Karl Sandin / Flickr Creative Commons
Those pricey penthouses aren’t all they’re cracked up to be.
This is Sandra Tsing Loh with the Loh Down on Science.
In most apartments, you pay more to be on a higher floor. But that might not be the only cost.
So say researchers at Saint Michael’s Hospital in Toronto. They studied heart-attack survival rates at private residences. Five years of data on over 18,000 patients. All of whom were treated at home by first responders.
Result? The lower the floor, the higher the survival rate.
Just how much lower? Second-story residents survived five times more often than those on floor seventeen. And above the twenty-fifth floor, no one survived. Yikes!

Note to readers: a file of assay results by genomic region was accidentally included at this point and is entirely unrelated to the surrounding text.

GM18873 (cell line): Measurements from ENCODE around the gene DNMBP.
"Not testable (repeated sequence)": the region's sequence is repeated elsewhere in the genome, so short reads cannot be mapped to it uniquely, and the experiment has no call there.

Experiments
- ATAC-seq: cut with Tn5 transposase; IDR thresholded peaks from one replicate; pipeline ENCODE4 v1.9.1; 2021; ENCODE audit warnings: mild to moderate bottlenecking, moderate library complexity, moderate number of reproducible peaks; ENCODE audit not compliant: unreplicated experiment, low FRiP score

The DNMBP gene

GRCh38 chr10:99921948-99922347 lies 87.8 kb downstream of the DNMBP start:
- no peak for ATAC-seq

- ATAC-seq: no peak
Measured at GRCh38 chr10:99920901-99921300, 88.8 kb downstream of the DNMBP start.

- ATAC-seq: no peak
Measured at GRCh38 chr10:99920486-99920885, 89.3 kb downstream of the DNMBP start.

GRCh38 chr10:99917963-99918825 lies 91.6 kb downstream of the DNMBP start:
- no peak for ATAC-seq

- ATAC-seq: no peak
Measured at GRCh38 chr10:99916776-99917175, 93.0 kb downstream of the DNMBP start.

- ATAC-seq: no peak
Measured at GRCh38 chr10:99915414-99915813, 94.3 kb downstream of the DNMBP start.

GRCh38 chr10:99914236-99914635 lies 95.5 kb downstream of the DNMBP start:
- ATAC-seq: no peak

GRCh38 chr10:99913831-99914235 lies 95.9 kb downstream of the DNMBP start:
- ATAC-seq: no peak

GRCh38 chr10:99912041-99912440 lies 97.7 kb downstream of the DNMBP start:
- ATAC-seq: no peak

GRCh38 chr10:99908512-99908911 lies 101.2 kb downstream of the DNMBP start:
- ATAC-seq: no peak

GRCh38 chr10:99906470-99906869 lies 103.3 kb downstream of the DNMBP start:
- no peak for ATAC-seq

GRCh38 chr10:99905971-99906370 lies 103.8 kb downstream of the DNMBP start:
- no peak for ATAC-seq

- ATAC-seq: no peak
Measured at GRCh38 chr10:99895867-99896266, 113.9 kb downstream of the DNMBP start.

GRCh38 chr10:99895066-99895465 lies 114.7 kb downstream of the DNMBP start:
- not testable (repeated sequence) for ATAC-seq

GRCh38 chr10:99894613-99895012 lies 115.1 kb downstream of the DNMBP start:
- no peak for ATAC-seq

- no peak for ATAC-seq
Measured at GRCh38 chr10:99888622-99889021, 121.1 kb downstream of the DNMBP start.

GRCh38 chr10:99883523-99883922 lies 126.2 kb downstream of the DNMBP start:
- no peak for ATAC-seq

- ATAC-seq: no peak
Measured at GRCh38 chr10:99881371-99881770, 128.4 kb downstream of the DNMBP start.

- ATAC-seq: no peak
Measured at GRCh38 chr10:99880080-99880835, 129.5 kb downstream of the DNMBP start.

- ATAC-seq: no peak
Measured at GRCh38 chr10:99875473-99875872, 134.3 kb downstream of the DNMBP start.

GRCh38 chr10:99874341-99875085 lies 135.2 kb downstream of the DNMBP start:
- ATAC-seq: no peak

Immediate treatment is key during a heart attack. With each minute of delay, the odds of survival plummet. But it takes longer for paramedics to reach higher floors.
Possible fixes? Giving paramedics restricted elevator access during emergencies. Improving access to defibrillators in high rises. Alerting building staff before the EMTs arrive.
And while you wait? Enjoy those chilled buckets of Dom Perignon. Ah, penthouse life!